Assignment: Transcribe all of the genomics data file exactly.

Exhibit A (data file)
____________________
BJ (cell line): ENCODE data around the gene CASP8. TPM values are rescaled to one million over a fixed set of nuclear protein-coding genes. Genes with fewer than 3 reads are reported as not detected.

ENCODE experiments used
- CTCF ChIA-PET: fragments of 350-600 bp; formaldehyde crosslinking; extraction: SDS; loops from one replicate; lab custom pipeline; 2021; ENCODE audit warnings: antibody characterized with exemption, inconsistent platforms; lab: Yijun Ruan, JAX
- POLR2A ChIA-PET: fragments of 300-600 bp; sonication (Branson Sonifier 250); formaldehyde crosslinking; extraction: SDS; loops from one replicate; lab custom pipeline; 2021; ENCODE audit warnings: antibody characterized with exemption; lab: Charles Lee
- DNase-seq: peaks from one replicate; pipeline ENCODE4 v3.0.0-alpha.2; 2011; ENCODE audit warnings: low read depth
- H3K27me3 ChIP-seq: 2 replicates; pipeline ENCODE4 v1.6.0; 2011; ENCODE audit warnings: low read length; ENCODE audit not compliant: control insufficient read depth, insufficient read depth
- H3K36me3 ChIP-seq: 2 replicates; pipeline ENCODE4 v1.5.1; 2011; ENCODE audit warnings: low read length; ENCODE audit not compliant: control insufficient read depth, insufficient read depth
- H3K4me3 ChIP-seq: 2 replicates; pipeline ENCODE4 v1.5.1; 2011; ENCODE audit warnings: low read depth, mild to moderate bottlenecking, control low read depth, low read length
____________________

BJ (cell line): ENCODE data around the gene CASP8. TPM values are rescaled to one million over a fixed set of nuclear protein-coding genes. Genes with fewer than 3 reads are reported as not detected.

ENCODE experiments used
- CTCF ChIA-PET: fragments of 350-600 bp; formaldehyde crosslinking; extraction: SDS; loops from one replicate; lab custom pipeline; 2021; ENCODE audit warnings: antibody characterized with exemption, inconsistent platforms; lab: Yijun Ruan, JAX
- POLR2A ChIA-PET: fragments of 300-600 bp; sonication (Branson Sonifier 250); formaldehyde crosslinking; extraction: SDS; loops from one replicate; lab custom pipeline; 2021; ENCODE audit warnings: antibody characterized with exemption; lab: Charles Lee
- DNase-seq: peaks from one replicate; pipeline ENCODE4 v3.0.0-alpha.2; 2011; ENCODE audit warnings: low read depth
- H3K27me3 ChIP-seq: 2 replicates; pipeline ENCODE4 v1.6.0; 2011; ENCODE audit warnings: low read length; ENCODE audit not compliant: control insufficient read depth, insufficient read depth
- H3K36me3 ChIP-seq: 2 replicates; pipeline ENCODE4 v1.5.1; 2011; ENCODE audit warnings: low read length; ENCODE audit not compliant: control insufficient read depth, insufficient read depth
- H3K4me3 ChIP-seq: 2 replicates; pipeline ENCODE4 v1.5.1; 2011; ENCODE audit warnings: low read depth, mild to moderate bottlenecking, control low read depth, low read length